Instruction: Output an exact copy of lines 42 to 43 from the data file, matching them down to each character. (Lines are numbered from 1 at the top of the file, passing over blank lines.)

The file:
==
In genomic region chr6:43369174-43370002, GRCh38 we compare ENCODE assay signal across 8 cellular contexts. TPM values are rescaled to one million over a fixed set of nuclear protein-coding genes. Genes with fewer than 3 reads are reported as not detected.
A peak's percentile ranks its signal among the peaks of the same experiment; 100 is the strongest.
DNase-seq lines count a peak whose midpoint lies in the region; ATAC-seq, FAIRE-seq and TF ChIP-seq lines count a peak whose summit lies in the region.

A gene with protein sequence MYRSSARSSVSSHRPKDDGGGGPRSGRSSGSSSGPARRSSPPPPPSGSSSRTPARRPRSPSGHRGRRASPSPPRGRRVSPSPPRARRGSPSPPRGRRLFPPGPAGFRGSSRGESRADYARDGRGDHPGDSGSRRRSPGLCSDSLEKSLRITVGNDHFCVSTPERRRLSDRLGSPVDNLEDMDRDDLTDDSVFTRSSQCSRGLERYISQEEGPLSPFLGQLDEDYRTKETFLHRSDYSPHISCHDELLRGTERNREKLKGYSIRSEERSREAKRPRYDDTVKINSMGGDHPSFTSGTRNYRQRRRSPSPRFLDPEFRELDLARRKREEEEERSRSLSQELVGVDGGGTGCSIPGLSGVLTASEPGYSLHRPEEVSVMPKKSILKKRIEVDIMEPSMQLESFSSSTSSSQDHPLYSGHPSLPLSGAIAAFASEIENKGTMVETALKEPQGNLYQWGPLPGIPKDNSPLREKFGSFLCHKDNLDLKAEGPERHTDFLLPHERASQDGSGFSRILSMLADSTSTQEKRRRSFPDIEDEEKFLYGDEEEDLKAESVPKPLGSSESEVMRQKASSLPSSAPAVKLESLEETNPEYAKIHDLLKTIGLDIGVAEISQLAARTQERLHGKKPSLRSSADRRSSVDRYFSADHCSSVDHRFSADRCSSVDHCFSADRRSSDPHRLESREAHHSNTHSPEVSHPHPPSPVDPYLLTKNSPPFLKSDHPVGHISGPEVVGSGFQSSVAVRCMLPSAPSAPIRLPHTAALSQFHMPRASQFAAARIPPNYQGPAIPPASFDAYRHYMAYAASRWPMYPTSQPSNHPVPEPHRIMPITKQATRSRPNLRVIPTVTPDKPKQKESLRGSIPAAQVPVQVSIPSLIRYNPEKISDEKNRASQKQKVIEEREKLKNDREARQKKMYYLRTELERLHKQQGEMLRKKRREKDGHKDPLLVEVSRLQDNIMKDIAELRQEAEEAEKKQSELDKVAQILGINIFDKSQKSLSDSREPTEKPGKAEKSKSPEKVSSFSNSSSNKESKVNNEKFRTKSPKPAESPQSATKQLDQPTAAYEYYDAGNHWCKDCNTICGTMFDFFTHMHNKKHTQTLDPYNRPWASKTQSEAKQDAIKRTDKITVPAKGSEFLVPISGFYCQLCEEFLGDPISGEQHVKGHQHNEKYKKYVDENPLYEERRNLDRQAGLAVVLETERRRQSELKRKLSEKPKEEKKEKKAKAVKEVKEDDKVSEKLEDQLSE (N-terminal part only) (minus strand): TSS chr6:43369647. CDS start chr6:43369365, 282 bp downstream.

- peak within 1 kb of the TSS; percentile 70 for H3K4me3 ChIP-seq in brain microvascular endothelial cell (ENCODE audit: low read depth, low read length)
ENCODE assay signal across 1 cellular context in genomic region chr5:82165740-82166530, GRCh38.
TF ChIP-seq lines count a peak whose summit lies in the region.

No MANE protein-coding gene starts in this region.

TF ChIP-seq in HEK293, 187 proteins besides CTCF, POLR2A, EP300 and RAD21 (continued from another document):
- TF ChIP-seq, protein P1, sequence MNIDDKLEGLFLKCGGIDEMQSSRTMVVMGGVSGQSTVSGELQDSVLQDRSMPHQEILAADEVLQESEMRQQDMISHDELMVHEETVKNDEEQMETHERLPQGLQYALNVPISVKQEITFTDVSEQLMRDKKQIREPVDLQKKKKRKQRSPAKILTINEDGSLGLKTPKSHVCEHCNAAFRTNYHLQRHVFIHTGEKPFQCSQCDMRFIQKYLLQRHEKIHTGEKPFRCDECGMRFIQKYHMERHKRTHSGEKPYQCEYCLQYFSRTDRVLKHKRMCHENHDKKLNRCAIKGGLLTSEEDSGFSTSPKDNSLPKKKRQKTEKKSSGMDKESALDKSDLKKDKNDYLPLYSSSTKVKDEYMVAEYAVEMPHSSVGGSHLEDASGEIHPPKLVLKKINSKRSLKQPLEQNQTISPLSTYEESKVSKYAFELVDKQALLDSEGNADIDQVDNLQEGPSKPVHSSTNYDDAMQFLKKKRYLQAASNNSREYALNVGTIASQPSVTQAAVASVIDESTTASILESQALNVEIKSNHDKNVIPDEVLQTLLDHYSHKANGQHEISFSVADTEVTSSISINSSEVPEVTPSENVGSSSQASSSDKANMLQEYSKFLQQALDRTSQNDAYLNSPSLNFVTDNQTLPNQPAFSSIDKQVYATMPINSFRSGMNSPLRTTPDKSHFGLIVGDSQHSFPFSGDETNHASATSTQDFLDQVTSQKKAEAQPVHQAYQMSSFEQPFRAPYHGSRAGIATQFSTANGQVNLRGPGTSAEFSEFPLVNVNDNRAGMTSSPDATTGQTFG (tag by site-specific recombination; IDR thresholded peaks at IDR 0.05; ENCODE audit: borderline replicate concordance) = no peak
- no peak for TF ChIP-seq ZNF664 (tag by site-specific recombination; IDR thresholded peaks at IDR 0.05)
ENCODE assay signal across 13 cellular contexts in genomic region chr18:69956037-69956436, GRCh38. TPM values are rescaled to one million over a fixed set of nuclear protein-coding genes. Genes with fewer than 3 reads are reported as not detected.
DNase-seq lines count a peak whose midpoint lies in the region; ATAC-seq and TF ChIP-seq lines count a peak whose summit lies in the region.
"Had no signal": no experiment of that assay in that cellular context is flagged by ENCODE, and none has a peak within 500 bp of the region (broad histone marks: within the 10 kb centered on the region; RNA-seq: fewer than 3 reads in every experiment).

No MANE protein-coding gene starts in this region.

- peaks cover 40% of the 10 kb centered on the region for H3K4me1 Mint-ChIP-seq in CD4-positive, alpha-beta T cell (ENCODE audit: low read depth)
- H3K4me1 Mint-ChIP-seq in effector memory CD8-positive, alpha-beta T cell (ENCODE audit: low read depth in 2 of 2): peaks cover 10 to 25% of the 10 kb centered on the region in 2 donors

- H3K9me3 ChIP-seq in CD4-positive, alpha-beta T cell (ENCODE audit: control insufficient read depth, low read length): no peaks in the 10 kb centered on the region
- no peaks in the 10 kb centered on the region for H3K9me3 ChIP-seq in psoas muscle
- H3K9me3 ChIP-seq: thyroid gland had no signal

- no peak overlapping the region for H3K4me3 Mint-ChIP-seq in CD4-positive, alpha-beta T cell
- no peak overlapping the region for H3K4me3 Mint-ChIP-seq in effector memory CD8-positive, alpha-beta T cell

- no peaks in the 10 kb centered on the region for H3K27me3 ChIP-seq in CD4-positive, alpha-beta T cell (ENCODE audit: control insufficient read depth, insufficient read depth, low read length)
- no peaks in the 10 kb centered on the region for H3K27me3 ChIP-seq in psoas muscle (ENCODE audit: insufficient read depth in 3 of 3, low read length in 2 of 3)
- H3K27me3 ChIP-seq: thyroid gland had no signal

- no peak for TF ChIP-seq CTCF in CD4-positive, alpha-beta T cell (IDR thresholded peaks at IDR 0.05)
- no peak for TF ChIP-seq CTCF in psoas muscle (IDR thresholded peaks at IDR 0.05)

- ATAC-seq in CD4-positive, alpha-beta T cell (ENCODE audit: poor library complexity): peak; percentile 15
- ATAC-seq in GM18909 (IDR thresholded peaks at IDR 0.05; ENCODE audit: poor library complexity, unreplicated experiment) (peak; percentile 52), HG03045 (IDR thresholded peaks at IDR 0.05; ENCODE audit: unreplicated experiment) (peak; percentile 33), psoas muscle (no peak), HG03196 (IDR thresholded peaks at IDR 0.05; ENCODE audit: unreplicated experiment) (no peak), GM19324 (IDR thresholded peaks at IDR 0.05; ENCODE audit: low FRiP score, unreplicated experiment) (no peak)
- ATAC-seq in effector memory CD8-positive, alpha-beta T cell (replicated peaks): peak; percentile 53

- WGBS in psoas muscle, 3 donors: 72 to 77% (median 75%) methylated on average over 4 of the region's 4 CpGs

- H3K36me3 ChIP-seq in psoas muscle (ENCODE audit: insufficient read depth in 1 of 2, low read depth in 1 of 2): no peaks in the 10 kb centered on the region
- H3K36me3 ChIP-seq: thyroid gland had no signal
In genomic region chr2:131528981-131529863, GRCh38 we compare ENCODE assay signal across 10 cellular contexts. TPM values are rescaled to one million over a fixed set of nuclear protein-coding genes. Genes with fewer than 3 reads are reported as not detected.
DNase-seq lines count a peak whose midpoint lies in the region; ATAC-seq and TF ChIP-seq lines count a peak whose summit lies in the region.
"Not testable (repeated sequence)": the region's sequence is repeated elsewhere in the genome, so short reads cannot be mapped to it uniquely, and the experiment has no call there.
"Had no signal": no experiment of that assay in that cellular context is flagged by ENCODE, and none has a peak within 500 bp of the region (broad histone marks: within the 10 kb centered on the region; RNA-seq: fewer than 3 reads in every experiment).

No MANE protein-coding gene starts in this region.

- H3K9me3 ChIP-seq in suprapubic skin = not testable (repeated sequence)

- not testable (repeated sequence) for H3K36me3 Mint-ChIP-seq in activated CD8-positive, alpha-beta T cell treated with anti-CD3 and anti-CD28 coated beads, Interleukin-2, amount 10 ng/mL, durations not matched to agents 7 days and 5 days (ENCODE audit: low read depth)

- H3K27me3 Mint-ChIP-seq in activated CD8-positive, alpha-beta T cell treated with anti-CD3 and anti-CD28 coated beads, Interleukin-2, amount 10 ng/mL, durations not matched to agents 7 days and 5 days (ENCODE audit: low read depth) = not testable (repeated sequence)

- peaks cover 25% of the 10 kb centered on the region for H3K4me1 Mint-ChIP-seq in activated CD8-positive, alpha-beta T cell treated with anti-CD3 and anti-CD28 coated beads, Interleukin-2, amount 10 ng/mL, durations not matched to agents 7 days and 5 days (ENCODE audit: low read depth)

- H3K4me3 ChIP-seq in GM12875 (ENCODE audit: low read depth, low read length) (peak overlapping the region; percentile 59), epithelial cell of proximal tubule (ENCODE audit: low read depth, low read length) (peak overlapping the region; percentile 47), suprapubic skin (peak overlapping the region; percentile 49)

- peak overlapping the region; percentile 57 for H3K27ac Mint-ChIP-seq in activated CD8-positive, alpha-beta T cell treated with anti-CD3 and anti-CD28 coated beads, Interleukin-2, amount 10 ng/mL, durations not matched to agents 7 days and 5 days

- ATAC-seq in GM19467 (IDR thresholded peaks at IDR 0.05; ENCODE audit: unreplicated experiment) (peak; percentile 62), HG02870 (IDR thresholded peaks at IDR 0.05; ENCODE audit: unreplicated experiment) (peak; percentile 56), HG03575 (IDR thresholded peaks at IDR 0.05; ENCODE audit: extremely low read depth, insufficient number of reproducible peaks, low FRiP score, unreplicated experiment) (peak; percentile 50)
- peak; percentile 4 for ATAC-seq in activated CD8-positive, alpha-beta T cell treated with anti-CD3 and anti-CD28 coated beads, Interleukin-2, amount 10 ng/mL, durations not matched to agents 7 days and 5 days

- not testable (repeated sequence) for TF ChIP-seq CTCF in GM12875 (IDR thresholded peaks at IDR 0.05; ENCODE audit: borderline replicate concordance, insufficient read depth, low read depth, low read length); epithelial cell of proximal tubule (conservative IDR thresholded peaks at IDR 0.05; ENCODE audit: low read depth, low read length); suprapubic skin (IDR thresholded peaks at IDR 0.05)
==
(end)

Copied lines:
- peaks cover 25% of the 10 kb centered on the region for H3K4me1 Mint-ChIP-seq in activated CD8-positive, alpha-beta T cell treated with anti-CD3 and anti-CD28 coated beads, Interleukin-2, amount 10 ng/mL, durations not matched to agents 7 days and 5 days (ENCODE audit: low read depth)

- H3K4me3 ChIP-seq in GM12875 (ENCODE audit: low read depth, low read length) (peak overlapping the region; percentile 59), epithelial cell of proximal tubule (ENCODE audit: low read depth, low read length) (peak overlapping the region; percentile 47), suprapubic skin (peak overlapping the region; percentile 49)